German parliament commemorates Holocaust victims | Germany| News and in-depth reporting from Berlin and beyond | DW | 31.01.2019
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German parliament commemorates Holocaust victims

In a moving address, historian and Holocaust survivor Saul Friedländer said anti-Semitism was a "scourge" circulating through both the far-right and far-left. He also warned against growing nationalism.

Israeli historian and Holocaust survivor Saul Friedländer delivered a moving and personal speech to the German parliament on Thursday as the Bundestag observed its annual memorial session to the victims of National Socialism. Chancellor Angela Merkel and President Frank-Walter Steinmeier were among the leading politicians and dignitaries present in the packed chamber. 

Delivering his speech in German, the language he spoke growing up in 1930s Prague, the 86-year-old Friedländer recounted his family's flight to France, their successful attempt to hide him in a Catholic boarding school and his last encounter with his parents, who had tried to hide in a hospital.

"I ran away from the school, and found my parents in the hospital," he told the chamber. "They had to send me back. What must they have been feeling, as they watched their little boy fighting for all he was worth because he wanted to stay with them, as he was taken from the room? It was our last encounter."

Friedländer's parents were caught by Swiss police as they attempted to cross the border in 1942, when he was 9 years old, and deported to Auschwitz by the Nazis on "Transport Nr. 40," he said. 

Berlin Bundestag memorial (picture-alliance/dpa/K. Nietfeld)

Friedländer was escorted into the parliament by Steinmeier (center) and Merkel

"I often ask myself whether my parents were together during the three days of this hellish journey," he said. "And if they were, what did they say to each other? And what did they think? Did they know what was awaiting them?"

Friedländer's father, being sick, was likely gassed on arrival, with 638 others from his train, while his mother may have survived three more months working as a slave. Of the thousand people on Transport 40, which included 200 children, four survived the war.

Read moreSaul Friedländer: 'Historian of the Holocaust' and beyond

Modern anti-Semitism on the right and left

Friedländer converted to Catholicism while in hiding, before moving to Israel in 1948, five weeks after the state's foundation. He went on to become one of the world's preeminent historians of the Holocaust, his work culminating in a two-volume history, entitled Nazi Germany and the Jews, and The Years of Extermination, published in 1997 and 2007.

Friedländer also used his speech to warn against the resurgence of anti-Semitism at a time when right- and left-wing extremists are questioning Israel's right to exist.

The German parliament

All the party leaders and cabinet ministers were present in the Bundestag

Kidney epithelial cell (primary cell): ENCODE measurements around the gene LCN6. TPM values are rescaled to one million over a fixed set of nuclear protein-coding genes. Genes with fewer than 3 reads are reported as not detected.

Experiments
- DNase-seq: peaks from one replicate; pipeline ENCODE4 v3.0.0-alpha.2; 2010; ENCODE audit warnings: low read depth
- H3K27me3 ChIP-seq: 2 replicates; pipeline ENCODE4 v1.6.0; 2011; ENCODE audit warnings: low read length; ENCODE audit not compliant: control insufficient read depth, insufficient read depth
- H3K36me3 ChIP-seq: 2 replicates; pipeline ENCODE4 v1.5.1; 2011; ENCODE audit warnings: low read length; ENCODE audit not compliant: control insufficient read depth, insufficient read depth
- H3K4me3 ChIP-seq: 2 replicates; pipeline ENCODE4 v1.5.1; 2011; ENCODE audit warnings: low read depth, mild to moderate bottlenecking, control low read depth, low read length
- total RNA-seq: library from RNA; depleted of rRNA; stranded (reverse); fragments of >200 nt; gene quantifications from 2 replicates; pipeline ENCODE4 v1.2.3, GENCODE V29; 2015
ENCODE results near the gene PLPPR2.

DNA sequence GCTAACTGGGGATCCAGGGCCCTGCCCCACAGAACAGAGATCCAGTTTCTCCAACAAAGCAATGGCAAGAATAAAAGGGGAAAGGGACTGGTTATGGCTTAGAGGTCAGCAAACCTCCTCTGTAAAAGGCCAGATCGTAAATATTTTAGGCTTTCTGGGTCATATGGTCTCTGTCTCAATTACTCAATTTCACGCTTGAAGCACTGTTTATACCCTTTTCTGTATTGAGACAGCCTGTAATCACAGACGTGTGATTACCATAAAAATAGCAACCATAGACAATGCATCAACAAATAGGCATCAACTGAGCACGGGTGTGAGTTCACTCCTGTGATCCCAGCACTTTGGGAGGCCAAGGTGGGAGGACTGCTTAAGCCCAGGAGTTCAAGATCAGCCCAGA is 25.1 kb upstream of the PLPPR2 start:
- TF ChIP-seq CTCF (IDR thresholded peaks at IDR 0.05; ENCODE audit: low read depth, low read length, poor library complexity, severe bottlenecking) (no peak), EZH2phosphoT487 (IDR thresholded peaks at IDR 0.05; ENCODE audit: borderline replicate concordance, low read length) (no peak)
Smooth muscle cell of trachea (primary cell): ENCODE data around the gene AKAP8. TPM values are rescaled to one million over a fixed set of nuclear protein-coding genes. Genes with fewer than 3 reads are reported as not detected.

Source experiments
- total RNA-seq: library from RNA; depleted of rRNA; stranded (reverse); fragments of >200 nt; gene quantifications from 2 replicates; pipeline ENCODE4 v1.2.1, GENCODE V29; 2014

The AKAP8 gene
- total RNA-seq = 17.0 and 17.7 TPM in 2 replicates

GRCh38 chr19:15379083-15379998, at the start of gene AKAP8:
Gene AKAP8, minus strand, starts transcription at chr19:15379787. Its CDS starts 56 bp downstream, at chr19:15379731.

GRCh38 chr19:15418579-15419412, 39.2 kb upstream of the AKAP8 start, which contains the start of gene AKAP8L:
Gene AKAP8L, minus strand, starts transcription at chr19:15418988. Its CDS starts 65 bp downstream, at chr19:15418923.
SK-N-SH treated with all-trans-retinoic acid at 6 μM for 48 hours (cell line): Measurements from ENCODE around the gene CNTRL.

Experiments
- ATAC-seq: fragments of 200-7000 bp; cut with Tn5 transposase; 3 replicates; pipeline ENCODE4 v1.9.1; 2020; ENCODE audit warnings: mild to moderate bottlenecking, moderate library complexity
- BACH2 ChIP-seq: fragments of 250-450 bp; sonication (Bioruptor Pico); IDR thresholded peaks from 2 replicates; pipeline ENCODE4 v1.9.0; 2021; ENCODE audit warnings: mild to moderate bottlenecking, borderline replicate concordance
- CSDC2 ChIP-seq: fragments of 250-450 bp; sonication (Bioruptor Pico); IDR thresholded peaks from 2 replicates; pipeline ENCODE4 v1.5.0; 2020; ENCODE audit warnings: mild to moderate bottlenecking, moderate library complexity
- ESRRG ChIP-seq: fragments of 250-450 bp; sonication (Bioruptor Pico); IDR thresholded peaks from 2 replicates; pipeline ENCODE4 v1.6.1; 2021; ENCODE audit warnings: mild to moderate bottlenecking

"Today's hatred against Jews is just as irrational as it always was, and new and old conspiracy theories are in circulation again, especially among far-right extremists," he said. "While among the anti-Semitic left the politically-correct type of justification for their hate consists of obsessively attacking Israeli politics while questioning Israel's right to exist."

"Of course it is legitimate to criticize the Israeli government, but the sheer intensity and extent of the attacks are simply absurd," he said. 

Friedländer also offered other warnings to his audience, which included members of the far-right Alternative for Germany (AfD), and US Ambassador Richard Grenell, whose President Donald Trump declared himself a nationalist at a rally in Texas last October.

"Anti-Semitism is just one of the scourges that is afflicting one nation after another," said Friedländer, to applause. "Xenophobia, the temptation of authoritarian leadership practices, and especially the intensifying nationalism that is on the march around the world in a worrying way."

Watch video 03:04

The melodies of Auschwitz

Read more'Auschwitz did not begin in Auschwitz'

Annual commemoration

The German parliament traditionally marks Holocaust Remembrance Day, which falls on January 27, with a special parliamentary session. This year the speeches were punctuated by music from the Bennewitz string quartet, who played pieces by composers Erwin Schulhoff and Viktor Ullmann, who both died in Nazi concentration camps during World War II.

In his opening remarks, Bundestag President Wolfgang Schäuble said that respect for the dignity of every person was one of the essential lessons learned following the persecution by the Nazi regime. He added that Germany's constitution, which begins by stating that "human dignity shall be inviolable," is one of the answers to the Holocaust.

Schäuble noted that it was "shameful" that Jewish people living in Germany are reporting more anti-Semitic incidents and that more and more of them have expressed a wish to leave the country. 

"But it is not enough to feel shame," he said, adding that "our resistance to anti-Semitism, racism and discrimination of all kinds" was needed in everyday life. 

This year marks the 74th anniversary of the liberation of Auschwitz by the Soviet Army on January 27, 1945.

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